October 24, 2016 at 3:19 pm #9273
Periodontal diseases range from simple gum inflammation to serious disease that results in major damage to the soft tissue and bone that support the teeth. Whether your gum disease is stopped, slowed, or gets worse depends a great deal on how well you care for your teeth and gums every day, from this point forward. If you have been told you have periodontal (gum) disease, you’re not alone.
What causes gum disease?
Plaque that is not removed can harden and form “tartar” that brushing doesn’t clean. These bacteria, along with mucus and other particles, constantly form a sticky, colorless “plaque” on teeth. Only a professional cleaning by a dentist or dental hygienist can remove tartar. Brushing and flossing help get rid of plaque.
Gingivitis is a mild form of gum disease that can usually be reversed with daily brushing and flossing, and regular cleaning by a dentist or dental hygienist. This form of gum disease does not include any loss of bone and tissue that hold teeth in place. The bacteria cause inflammation of the gums that is called “gingivitis.” In gingivitis, the gums become red, swollen and can bleed easily. The longer plaque and tartar are on teeth, the more harmful they become.
Bacterial toxins and the body’s natural response to infection start to break down the bone and connective tissue that hold teeth in place. In periodontitis, gums pull away from the teeth and form spaces (called “pockets”) that become infected. If not treated, the bones, gums, and tissue that support the teeth are destroyed. The body’s immune system fights the bacteria as the plaque spreads and grows below the gum line. When gingivitis is not treated, it can advance to “periodontitis” (which means “inflammation around the tooth”).
• Need another reason to quit smoking? Smoking is one of the most significant risk factors associated with the development of gum disease.
• People with diabetes are at higher risk for developing infections, including gum disease.
• There are hundreds of prescription and over the counter medications that can reduce the flow of saliva, which has a protective effect on the mouth.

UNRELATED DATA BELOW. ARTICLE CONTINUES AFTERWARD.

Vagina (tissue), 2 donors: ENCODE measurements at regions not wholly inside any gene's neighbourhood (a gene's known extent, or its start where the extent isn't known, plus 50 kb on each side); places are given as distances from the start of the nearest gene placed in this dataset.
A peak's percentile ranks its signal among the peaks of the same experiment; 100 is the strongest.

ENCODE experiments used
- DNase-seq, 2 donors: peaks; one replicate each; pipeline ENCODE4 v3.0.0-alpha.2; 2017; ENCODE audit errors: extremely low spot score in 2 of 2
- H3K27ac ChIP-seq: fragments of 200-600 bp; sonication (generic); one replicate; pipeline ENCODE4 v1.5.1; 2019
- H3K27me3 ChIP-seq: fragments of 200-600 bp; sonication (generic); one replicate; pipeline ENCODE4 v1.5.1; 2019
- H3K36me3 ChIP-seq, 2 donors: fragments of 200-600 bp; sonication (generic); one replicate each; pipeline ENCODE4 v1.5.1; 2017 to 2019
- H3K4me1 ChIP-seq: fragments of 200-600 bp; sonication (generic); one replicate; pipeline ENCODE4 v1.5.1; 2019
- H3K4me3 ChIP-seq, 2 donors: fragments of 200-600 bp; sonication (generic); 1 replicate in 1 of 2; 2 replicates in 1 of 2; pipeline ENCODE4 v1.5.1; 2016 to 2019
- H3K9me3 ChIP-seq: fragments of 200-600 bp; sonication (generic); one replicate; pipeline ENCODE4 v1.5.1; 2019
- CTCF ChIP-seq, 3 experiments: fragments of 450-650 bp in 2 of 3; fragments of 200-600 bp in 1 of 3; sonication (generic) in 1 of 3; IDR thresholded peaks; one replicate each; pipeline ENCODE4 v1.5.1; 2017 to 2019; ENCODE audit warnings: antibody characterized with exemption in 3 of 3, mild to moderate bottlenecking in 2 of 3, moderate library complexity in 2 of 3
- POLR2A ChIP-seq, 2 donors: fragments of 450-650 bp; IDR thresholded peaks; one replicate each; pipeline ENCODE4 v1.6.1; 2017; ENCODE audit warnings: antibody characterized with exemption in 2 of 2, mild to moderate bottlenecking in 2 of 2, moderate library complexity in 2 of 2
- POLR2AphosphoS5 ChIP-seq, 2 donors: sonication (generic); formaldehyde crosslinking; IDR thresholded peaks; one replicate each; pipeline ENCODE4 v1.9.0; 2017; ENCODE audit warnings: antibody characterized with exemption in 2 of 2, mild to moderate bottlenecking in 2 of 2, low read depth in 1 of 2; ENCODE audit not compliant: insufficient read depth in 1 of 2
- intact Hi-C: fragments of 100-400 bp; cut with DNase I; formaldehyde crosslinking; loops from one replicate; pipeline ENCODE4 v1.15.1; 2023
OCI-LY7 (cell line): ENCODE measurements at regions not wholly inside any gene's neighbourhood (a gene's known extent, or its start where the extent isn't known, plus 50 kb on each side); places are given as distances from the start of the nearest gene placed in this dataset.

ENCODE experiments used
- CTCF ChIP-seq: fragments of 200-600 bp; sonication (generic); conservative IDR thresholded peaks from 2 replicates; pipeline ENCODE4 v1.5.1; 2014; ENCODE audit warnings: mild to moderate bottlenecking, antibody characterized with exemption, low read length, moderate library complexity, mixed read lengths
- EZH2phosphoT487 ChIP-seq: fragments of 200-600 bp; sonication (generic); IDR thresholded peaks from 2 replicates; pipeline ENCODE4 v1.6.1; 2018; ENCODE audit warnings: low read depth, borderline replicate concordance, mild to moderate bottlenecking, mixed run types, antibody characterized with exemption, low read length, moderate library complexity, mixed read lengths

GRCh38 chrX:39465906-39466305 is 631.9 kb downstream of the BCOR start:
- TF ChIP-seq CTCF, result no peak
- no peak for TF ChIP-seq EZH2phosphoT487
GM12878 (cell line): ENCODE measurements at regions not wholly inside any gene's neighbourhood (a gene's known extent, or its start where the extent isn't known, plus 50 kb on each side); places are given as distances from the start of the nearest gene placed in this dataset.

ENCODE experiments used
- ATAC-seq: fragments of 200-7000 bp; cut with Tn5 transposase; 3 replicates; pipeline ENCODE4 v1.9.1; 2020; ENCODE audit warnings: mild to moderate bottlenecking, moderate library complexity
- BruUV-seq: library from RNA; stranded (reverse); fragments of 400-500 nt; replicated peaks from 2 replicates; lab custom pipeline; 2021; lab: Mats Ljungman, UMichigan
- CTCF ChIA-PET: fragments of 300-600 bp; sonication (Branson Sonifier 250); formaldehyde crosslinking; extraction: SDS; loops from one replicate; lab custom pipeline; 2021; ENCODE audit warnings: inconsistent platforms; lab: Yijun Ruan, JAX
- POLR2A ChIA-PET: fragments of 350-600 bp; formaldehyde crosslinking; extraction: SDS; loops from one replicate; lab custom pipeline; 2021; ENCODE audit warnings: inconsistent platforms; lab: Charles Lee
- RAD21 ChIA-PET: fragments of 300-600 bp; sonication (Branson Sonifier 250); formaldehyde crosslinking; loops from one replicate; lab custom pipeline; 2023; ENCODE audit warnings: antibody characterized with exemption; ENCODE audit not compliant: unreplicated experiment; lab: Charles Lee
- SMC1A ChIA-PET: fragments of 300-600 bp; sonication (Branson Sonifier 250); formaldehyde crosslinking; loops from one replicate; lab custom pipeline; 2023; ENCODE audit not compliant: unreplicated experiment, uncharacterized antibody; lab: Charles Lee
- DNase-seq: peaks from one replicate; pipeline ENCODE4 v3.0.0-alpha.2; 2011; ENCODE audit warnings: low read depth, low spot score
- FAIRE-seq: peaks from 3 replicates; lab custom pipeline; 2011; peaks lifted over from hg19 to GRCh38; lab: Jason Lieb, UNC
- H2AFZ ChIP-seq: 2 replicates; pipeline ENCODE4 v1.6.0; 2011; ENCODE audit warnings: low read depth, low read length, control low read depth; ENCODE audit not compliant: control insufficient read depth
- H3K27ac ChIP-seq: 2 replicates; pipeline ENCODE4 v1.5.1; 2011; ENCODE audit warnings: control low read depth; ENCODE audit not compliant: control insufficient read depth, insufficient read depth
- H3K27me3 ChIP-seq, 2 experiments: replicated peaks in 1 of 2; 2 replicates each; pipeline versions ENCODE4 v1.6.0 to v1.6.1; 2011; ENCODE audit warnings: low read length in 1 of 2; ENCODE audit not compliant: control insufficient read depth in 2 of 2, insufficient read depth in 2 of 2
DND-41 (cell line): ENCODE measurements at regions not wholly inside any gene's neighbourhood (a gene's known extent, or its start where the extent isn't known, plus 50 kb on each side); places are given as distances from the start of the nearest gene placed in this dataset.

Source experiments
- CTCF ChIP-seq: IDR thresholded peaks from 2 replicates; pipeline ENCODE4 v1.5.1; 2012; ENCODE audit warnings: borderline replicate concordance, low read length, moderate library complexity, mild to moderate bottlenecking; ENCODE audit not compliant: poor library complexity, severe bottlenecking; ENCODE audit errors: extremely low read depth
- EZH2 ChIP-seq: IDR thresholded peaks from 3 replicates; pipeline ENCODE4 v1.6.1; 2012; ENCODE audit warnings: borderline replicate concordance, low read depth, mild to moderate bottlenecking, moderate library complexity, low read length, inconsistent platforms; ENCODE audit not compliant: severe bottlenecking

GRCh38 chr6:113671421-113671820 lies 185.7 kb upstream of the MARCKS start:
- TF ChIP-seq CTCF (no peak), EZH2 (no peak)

• Diseases such as AIDS and its treatments can also negatively affect the health of gums, as can treatments for cancer.
• And some medicines can cause abnormal overgrowth of the gum tissue; this can make it difficult to keep teeth and gums clean.
• Without enough saliva, the mouth is vulnerable to infections such as gum disease.
• Some people are more prone to severe gum disease than others.
• Additionally, smoking can lower the chances for successful treatment.
• These changes can make gums more sensitive and make it easier for gingivitis to develop.
Who gets gum disease?
Although teenagers rarely develop periodontitis, they can develop gingivitis, the milder form of gum disease. Most commonly, gum disease develops when plaque is allowed to build up along and under the gum line. People usually don’t show signs of gum disease until they are in their 30s or 40s.
How do I know if I have gum disease?
Symptoms of gum disease include:
• Bad breath that won’t go away
• Red or swollen gums
• Tender or bleeding gums
• Painful chewing
• Loose teeth
• Sensitive teeth
• Receding gums or longer appearing teeth
Any of these symptoms may be a sign of a serious problem, which should be checked by a dentist.
• Ask about your medical history to identify underlying conditions or risk factors (such as smoking) that may contribute to gum disease.
• Examine your gums and note any signs of inflammation.
• Use a tiny ruler called a “probe” to check for and measure any pockets. In a healthy mouth, the depth of these pockets is usually between 1 and 3 millimeters. This test for pocket depth is usually painless.
Your Dentist might:
• Take an x-ray to see whether there is any bone loss.
• Refer you to a periodontist. Periodontists are experts in the diagnosis and treatment of gum disease and may provide you with treatment options that are not offered by your dentist.
How is gum disease treated?
The doctor may also suggest changing certain behaviors, such as quitting smoking, as a way to improve treatment outcome. Any type of treatment requires that the patient keep up good daily care at home. The number and types of treatment will vary, depending on the extent of the gum disease.
The dentist, periodontist, or dental hygienist removes the plaque through a deep-cleaning method called scaling and root planing. Root planing gets rid of rough spots on the tooth root where the germs gather, and helps remove bacteria that contribute to the disease.
Long-term studies are needed to find out if using medications reduces the need for surgery and whether they are effective over a long period of time.
Dental Pocket. A dentist or periodontist may perform flap surgery to remove tartar deposits in deep pockets or to reduce the periodontal pocket and make it easier for the patient, dentist, and hygienist to keep the area clean.
Bone and Tissue Grafts. In addition to flap surgery, your periodontist or dentist may suggest procedures to help regenerate any bone or gum tissue lost to periodontitis. In cases where gum tissue has been lost, your dentist or periodontist may suggest a soft tissue graft, in which synthetic material or tissue taken from another area of your mouth is used to cover exposed tooth roots.
How can I keep my teeth and gums healthy?
• Brush your teeth twice a day (with a fluoride toothpaste).
• Floss regularly to remove plaque from between teeth. Or use a device such as a special brush or wooden or plastic pick recommended by a dental professional.
• Visit the dentist routinely for a check-up and professional cleaning.
• Don’t smoke
Can gum disease cause health problems beyond the mouth?
In some studies, researchers have observed that people with gum disease (when compared to people without gum disease) were more likely to develop heart disease or have difficulty controlling blood sugar.